(1818 – 1869)
Abigail Rogers was one of Michigan’s most distinguished and admired women of the 19th century. Her great work to which she dedicated her whole life was the admission of women into the state’s universities.
Educated and experienced in the administration of college-level education, Abigail and her sister Delia Rogers determined to open a school of the highest grade for young women in Lansing, “to keep before the public mind as constantly as they could, the duty of the State to provide for the education of its daughters as it had already provided for the education of its sons.”
The Michigan Female College was founded in 1855, holding daily sessions in the capitol for two years until a permanent building could be obtained. By 1867, Abigail Rogers had helped to educate more than a thousand women from Michigan and nine other states, in both classical and scientific matters. Thorough attention was given to instruction in all areas including mathematics, philosophy, and political economy, and the inability to pay was never an impediment. According to historian Eliza Smith, “No young woman anxious for improvement, but lacking means to meet the expense of tuition, ever stated her case in vain to [Rogers,] this true earnest friend of all who wished to help themselves.”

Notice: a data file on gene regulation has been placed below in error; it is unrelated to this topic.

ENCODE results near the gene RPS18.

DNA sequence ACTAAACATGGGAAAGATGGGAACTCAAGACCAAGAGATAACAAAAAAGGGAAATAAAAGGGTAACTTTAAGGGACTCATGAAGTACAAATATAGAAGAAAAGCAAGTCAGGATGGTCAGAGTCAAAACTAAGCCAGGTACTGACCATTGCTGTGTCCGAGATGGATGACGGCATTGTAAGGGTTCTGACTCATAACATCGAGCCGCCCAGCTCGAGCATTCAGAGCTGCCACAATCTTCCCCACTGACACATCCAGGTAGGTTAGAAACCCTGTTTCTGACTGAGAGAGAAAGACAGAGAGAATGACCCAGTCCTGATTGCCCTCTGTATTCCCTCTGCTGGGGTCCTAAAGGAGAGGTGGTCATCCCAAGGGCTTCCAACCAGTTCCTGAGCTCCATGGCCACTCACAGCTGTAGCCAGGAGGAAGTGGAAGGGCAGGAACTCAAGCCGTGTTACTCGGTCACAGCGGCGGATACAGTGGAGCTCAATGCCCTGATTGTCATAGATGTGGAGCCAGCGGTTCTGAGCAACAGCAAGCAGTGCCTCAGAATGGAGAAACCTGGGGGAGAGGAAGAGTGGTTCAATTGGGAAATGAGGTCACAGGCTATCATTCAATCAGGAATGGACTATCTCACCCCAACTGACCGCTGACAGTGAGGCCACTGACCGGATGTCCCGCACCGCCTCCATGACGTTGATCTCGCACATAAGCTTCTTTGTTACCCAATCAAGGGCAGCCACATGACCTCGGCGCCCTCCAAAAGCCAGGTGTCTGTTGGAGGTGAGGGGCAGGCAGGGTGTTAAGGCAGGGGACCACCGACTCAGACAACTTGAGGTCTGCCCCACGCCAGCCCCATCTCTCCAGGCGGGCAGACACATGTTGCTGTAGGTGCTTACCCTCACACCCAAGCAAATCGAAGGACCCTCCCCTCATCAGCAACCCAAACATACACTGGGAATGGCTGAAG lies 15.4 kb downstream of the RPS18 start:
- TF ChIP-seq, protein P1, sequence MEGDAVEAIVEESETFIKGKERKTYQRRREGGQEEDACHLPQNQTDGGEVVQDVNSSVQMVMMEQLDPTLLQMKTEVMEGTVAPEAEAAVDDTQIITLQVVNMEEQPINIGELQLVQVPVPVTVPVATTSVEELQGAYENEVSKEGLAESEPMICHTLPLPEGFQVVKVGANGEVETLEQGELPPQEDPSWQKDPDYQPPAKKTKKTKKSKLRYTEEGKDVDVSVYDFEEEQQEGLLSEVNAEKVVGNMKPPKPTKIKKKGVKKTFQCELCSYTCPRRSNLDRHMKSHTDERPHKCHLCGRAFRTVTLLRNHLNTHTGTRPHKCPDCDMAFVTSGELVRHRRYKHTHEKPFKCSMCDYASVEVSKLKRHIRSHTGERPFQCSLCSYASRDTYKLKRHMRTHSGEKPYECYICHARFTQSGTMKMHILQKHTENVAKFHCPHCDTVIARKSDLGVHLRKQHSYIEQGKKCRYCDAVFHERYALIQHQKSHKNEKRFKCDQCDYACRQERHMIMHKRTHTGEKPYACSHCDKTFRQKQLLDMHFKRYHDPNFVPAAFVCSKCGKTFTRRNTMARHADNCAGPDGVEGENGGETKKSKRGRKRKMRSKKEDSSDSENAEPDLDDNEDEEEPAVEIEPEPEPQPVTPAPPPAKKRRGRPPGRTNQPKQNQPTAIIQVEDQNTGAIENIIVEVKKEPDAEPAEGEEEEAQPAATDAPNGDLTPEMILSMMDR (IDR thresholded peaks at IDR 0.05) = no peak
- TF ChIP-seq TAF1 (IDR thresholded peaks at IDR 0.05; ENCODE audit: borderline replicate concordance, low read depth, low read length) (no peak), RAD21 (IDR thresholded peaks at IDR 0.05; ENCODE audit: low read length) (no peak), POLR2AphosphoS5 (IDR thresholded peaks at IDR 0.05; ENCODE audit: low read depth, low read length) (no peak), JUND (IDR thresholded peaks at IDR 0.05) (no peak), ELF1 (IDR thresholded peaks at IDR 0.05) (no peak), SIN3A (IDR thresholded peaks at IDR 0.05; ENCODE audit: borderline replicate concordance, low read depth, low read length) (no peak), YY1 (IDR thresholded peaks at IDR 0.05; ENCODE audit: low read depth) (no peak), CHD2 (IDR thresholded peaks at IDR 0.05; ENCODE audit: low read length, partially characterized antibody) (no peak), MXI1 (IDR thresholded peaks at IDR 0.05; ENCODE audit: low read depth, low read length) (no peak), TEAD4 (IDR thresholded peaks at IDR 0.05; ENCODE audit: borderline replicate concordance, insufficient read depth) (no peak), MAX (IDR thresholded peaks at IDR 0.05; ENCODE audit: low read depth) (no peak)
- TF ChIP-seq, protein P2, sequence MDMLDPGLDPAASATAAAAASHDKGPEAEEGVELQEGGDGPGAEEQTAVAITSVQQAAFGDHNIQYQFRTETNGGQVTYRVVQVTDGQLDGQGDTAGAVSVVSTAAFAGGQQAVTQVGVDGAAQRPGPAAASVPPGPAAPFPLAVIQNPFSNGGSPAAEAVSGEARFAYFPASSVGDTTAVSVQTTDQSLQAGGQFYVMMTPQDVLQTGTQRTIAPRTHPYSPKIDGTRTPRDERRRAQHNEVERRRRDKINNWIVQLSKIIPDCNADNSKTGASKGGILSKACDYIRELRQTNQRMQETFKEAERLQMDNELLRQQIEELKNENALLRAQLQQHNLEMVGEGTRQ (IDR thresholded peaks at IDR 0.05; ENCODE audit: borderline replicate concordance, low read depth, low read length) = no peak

Upon her death in 1869, the Lansing Republican newspaper called Rogers “the acknowledged and leading champion of the higher education of women in Michigan.” Later that year, Michigan Agricultural College (now Michigan State University) admitted its first female student. The University of Michigan followed suit in 1870.